Overall, I really enjoyed the Cincinnati
Art Museum under Aaron Betsky, the director who announced his
resignation Jan. 2 and will stay until a replacement is found. But there
were a couple weaknesses that ought to be addressed by a successor,
with the support of the trustees.
New exhibitions director Matt Distel’s
first big show at The Carnegie gallery in Covington, Ky., which opened
last week, is important in its own right as well as for what it says
about Distel’s curatorial desires for the institution.
The Cincinnati Art Museum lately has been
concentrating on what it calls “node” shows — small-to-medium-size
exhibitions and gallery changes highlighting its collection or local
angles. The bigger shows with a
national/international focus will return in a year or so when the new
Western & Southern Gallery for special exhibitions is complete.
The opening of a new show can be a tense,
contentious time for an artist. Doubts arise: “What do the public and
critics think? Does this show really work?" But at the Contemporary Arts Center’s recent opening of her show by every wind that blows, Diane Landry was above all that. Literally.
Shawn Patrick Tubb’s Master of
Architecture thesis at University of Cincinnati’s College of Design,
Architecture, Art and Planning was to develop a reuse for Downtown’s
Modernist landmark, the Terrace Plaza. Except for some arcade-level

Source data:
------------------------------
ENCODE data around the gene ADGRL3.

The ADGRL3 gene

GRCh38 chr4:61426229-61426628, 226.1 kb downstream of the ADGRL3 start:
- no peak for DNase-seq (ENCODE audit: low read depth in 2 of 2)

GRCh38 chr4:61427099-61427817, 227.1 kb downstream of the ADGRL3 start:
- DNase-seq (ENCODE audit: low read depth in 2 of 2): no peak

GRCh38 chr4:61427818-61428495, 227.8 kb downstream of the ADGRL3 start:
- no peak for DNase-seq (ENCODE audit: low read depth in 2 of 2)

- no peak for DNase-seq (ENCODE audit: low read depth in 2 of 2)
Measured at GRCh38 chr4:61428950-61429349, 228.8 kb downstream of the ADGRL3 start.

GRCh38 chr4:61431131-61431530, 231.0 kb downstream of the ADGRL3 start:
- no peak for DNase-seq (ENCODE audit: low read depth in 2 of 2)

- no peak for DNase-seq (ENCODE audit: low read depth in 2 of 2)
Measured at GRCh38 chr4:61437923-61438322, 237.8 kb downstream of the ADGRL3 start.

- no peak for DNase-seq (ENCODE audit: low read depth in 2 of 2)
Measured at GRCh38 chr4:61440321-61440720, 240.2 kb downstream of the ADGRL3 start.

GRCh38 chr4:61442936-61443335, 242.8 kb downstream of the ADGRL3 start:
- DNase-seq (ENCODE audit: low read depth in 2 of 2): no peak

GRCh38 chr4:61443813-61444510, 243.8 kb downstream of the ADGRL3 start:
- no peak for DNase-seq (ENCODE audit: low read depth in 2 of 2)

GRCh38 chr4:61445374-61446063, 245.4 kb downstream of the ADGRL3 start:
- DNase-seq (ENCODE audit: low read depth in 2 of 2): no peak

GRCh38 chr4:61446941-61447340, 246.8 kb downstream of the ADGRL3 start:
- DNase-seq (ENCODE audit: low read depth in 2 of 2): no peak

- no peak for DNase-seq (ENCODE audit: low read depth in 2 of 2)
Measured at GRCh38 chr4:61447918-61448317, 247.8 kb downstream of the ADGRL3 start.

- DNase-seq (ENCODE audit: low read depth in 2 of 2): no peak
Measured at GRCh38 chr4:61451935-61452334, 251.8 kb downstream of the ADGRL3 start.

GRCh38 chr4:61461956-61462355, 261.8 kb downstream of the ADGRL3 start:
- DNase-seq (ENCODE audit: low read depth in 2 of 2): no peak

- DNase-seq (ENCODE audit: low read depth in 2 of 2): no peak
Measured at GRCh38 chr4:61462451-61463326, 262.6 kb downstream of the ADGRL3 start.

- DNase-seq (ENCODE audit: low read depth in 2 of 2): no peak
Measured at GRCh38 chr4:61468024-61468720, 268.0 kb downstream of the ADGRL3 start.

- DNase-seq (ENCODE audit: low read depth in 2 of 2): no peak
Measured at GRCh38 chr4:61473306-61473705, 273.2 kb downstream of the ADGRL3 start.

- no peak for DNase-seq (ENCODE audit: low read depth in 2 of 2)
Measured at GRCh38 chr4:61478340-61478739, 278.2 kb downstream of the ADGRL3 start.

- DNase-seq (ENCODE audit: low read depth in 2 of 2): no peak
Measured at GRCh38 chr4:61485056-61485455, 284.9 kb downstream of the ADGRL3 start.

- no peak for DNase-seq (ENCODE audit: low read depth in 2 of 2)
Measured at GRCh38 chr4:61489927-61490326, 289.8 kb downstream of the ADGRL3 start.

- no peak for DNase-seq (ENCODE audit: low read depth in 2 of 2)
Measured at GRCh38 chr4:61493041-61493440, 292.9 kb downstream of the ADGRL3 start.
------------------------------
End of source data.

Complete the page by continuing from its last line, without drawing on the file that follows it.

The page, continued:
shops, it had closed to the public as he was beginning his work in 2008.
Grand Rapids, a city of less than 200,000
people in western Michigan, isn’t quite ready to be considered one of
the Midwest’s great art centers; Cleveland, Chicago and Detroit’s art
museums are not yet in danger of being eclipsed by Grand Rapids. But with its annual ArtPrize — a
festival-like art exhibition and competition that occurs in late
September and early October — it has come up with a citywide visual-arts
event like no other in the way it’s captured the public imagination.
Artists have long had an interest in
serial imagery — repeatedly painting or making prints of such objects as
haystacks (Monet), numerals (Jasper Johns) or flowers (Warhol). For the
artist, it isn’t a rote, repetitious action — seeing how color, light
or perspective changes the way you see an object makes one artwork as
different from another as, well, night and day.
The current Martin Tucker: Remembered
exhibit at the DAAP Galleries on the University of Cincinnati campus
spotlights a local artist — a retired art professor who died this year —
whose work showed a keen eye for the seductive, colorful quality of
American consumer culture.